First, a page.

Staying Productive

We’re living in interesting times, with those who are lucky able to perform some semblance of their work responsibilities from home. Working from home presents its own challenges, many of which I faced when working as a freelance consultant earlier in my career.

I thought I’d summarize some of the things I’d learned here:

1. Get your work space organized, even if it’s a portable space.

Having a space that’s focused on work is important when you’re trying to keep work and home separate. I violate this rule by using my home computer to access work systems via the cloud, but that’s more of an ergonomic need. If you can use a computer armoire and close it up at the end of the day, even better!

Having a space free of clutter and free of non-work distractions may help you keep focused when you’re working. I use a tried-and-true method of breaking my workspace into A space, B space, and C space.

A space is space in my vision when I’m working, and if I use an item daily, it’s in my A space.

B space is for things I use occasionally. I keep those handy, but not in my workspace. I have an armoire top behind me that I use for those things.

C space is for things that I rarely use. They’re in a cabinet or in my storage space.

2. Get the best chair you can afford.

Bruce Sterling said that you most likely spend a third of your life sitting in an office chair, and a third of your time sleeping. Spending up on your desk chair (and mattress) are some of the best investments you could make when you amortize the costs.

3. Wake up, dress for the part, shave/shower as if you’re going into an office.

I’ve always been lucky to have a partner who went into an office, so I was aligned to a “business hours” schedule. Waking up at your usual time, showering, and dressing for “your” office always helps me remain focused – having video calls helps with keeping up appearances, too.

4. Set a schedule – take set breaks for getting up, lunch, coffee, etc.

We’re all missing elements of structure that commuting, working in an office, lunching with co-workers, and leaving to go home provide. In addition to maintaining my job responsibilities, I’m also managing two kids who are remote-schooling for the rest of the year.

It’s important to me to keep the kids with some element of structure as well. They get up at the same time, shower, clean their rooms, and we all eat breakfast at the same time. That’s time to go over daily plans and spend some time as a family before going our separate ways with work and school. We get back together for lunch together at the same time, and usually eat outside to get a break from computer screens.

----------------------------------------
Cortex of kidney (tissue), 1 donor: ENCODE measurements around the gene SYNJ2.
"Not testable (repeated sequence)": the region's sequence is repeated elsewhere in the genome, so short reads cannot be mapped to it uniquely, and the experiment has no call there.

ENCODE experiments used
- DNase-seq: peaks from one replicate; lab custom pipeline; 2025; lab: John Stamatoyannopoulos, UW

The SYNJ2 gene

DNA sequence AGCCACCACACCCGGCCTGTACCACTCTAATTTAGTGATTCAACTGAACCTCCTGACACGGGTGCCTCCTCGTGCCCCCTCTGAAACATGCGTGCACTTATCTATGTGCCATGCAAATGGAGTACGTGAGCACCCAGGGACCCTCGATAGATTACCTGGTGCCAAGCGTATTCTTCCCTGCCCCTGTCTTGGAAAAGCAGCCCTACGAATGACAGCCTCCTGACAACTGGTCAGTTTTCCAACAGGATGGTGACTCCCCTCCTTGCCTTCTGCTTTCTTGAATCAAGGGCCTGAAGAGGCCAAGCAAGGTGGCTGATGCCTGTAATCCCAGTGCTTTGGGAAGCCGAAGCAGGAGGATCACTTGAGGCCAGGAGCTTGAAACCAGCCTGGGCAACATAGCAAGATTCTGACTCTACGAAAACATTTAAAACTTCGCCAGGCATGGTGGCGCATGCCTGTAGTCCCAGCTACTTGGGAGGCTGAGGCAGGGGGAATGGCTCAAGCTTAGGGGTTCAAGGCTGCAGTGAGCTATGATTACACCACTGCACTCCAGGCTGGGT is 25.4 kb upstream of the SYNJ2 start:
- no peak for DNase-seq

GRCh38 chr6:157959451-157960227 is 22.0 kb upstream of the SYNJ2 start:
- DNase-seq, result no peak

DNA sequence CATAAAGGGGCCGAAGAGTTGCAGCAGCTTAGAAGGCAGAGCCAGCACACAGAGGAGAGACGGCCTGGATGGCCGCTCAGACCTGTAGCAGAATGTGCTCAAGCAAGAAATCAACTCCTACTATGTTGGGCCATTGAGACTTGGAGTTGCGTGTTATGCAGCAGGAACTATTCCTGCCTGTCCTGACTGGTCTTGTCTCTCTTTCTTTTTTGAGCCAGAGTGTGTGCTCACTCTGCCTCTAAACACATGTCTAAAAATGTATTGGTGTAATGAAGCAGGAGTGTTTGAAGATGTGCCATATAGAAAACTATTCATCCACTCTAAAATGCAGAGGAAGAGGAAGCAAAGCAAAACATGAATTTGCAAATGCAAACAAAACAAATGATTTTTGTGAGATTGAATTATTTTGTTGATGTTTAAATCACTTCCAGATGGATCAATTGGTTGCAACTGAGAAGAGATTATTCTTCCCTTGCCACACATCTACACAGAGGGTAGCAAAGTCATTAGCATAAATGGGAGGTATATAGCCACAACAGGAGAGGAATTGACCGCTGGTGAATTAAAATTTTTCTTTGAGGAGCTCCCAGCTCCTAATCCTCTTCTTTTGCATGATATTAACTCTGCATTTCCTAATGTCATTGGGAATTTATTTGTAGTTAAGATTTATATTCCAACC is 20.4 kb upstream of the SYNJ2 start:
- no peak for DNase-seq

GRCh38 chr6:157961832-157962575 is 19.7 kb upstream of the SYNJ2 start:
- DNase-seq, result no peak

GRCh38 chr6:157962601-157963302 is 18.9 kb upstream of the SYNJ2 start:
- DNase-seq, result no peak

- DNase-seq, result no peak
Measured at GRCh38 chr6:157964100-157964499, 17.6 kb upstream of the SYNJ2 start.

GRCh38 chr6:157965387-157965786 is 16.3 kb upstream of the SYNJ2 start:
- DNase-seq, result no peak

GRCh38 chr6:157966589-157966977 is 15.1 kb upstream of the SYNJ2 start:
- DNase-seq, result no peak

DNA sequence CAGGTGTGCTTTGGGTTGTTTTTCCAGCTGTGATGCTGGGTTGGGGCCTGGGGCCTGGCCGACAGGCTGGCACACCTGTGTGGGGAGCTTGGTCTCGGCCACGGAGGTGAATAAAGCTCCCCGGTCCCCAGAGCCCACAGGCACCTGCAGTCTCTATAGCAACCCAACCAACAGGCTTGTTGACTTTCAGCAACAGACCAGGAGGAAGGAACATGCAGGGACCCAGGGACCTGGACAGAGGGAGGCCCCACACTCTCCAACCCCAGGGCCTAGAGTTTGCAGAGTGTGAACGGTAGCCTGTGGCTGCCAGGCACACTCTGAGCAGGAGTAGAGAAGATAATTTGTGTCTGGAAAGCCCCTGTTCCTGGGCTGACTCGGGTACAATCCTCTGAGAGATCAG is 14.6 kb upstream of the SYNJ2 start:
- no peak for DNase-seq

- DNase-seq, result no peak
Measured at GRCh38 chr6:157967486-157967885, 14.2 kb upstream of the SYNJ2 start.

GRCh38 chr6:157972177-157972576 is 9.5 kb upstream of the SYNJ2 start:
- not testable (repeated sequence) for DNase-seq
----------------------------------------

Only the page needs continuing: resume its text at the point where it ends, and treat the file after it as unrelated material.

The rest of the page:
5. Don’t eat at your desk!

Your keyboard will love you for it.

6. When you stop working, leave work alone. Make some mental separation between home/work, even if there’s no physical space.

Work/Life balance is important, and harder to maintain when you do both in the same physical space. Some tips that have worked for me:

  • There are a multitude of ideas online for ways to hide a laptop/office workstation for people living in small spaces, ranging from screens, to repurposing closet space as a portable work area, and computer armoires. Those are great ways to make work “go away” at the end of the day.
  • Setting your out of office reminders on email and out of office statuses on chat/collaboration tools will take some of the immediacy in off-hours requests and notifications.

7. Make the most of your time.

I normally spend 3 hours a day in round-trip commute time. I accept this as the price of doing business where I live, but I used the time to listen to podcasts to make productive use of the time.

Now that I’m not commuting, I wake up at the same time, but spend that distraction-free time in the morning on an online training certification I could never make time for when commuting to work.

8. Not being OK is OK.

You’re not working from home, you’re trying to do your best while working through a global pandemic. It’s OK to be stressed, sleepless or otherwise not feeling your best.

Take time out to recharge. Take a walk. Get some sun, Talk to friends of yours over a video conference. Call your family. Meditate – there are many meditation apps that can help start you on a mission. Here is a good list to start from. I started with Headspace.com and bounce between it, Welzen and Buddhify.

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